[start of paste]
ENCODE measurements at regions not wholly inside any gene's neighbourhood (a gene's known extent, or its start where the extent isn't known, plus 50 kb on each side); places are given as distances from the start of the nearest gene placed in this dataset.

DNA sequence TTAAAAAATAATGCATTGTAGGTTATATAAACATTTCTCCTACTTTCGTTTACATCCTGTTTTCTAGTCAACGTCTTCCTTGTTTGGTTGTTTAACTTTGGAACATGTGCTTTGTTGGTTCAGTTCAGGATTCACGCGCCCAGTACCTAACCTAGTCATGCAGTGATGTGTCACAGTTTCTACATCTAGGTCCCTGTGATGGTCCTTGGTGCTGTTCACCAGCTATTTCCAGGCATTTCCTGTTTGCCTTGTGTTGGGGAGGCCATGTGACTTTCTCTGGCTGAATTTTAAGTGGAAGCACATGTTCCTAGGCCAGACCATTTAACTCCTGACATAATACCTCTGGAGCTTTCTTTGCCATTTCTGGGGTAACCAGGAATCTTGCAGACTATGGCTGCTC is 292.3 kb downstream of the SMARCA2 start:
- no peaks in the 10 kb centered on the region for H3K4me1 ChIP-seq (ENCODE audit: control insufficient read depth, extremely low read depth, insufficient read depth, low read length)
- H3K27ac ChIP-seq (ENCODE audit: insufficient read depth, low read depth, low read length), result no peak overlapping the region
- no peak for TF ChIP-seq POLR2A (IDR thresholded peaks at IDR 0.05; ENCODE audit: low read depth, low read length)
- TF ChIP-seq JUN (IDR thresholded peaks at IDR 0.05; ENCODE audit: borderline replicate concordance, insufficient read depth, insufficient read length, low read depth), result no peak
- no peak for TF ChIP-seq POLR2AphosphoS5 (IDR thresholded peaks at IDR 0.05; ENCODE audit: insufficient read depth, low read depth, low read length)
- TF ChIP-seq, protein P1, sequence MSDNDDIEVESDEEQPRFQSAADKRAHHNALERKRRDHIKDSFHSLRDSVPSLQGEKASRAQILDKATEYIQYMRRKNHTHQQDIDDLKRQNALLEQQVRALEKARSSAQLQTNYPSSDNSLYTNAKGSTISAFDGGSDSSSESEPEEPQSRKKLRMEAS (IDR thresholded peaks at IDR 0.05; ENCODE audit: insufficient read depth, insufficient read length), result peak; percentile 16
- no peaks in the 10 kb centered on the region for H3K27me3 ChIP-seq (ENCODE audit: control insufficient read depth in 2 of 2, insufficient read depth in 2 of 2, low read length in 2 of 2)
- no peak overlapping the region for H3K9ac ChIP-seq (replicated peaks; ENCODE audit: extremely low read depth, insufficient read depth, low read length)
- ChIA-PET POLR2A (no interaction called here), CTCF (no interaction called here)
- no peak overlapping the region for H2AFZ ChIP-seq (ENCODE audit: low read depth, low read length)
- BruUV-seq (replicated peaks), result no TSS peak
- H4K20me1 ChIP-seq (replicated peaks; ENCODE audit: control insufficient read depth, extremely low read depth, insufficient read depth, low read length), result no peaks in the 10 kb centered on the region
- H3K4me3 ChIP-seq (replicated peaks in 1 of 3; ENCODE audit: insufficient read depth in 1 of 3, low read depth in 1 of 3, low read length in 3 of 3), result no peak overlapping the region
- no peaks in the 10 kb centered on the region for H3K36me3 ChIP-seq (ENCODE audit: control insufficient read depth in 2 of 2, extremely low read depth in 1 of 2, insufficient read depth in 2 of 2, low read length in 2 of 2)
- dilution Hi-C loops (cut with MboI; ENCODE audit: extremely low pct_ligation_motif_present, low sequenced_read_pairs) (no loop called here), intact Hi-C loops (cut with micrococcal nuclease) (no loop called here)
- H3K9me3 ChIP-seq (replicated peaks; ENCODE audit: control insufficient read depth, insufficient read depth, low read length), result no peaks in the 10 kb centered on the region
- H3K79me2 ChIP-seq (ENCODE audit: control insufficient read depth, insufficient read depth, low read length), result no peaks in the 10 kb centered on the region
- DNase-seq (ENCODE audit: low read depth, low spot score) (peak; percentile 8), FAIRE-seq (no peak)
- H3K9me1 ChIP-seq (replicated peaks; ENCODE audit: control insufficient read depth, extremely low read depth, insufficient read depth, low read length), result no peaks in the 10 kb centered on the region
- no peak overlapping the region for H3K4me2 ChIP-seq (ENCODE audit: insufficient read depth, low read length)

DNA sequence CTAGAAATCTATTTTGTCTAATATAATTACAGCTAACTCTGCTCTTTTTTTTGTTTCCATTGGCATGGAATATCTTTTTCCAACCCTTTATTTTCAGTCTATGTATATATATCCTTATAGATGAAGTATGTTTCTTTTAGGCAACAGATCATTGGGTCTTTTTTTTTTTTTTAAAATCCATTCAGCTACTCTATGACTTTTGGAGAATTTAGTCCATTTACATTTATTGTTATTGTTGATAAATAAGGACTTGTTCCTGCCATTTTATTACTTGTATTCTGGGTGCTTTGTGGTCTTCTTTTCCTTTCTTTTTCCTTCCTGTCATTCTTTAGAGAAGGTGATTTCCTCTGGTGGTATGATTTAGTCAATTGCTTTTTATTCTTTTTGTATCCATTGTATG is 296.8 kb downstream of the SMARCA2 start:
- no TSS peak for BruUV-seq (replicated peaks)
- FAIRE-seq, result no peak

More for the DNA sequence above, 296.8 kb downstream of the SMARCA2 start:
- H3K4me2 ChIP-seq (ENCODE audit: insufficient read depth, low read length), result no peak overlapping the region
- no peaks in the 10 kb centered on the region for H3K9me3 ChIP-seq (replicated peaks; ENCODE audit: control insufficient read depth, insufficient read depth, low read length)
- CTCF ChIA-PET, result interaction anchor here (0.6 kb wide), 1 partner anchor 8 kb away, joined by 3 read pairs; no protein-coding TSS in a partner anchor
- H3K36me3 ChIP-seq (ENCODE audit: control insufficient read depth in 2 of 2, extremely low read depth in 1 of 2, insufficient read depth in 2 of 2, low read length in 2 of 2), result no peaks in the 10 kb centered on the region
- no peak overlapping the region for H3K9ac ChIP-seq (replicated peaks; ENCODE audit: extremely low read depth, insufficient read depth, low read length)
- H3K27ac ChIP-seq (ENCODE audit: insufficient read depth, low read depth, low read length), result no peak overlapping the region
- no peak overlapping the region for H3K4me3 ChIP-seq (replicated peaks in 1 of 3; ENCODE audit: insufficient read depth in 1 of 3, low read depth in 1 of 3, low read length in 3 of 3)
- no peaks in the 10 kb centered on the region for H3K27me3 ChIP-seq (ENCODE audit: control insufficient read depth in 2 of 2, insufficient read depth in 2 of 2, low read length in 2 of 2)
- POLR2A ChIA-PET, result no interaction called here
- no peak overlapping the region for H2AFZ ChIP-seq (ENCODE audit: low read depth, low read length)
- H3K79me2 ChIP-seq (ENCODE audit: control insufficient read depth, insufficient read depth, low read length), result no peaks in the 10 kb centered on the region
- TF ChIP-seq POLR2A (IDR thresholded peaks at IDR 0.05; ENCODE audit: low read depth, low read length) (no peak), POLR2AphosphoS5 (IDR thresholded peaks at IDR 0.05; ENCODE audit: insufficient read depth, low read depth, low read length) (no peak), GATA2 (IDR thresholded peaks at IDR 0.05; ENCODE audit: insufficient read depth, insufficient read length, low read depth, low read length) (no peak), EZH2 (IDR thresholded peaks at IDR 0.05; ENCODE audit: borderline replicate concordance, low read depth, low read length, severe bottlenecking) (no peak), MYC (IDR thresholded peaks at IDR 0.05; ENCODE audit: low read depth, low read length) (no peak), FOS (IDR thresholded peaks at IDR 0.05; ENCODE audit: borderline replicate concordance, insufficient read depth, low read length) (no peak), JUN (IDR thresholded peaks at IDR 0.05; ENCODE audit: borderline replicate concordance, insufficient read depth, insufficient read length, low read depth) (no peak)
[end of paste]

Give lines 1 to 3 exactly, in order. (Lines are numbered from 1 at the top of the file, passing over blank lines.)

ENCODE measurements at regions not wholly inside any gene's neighbourhood (a gene's known extent, or its start where the extent isn't known, plus 50 kb on each side); places are given as distances from the start of the nearest gene placed in this dataset.

DNA sequence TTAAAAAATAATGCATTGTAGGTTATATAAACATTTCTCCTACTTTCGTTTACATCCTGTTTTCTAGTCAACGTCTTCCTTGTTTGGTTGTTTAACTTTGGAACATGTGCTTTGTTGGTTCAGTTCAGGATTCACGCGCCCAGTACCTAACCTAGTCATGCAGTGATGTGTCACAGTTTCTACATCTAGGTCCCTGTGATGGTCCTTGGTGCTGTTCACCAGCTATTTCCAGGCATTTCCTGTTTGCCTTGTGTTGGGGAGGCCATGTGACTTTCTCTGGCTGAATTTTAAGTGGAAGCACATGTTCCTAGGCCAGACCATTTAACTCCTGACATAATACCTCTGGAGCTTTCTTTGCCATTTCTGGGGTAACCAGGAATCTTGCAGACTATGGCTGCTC is 292.3 kb downstream of the SMARCA2 start:
- no peaks in the 10 kb centered on the region for H3K4me1 ChIP-seq (ENCODE audit: control insufficient read depth, extremely low read depth, insufficient read depth, low read length)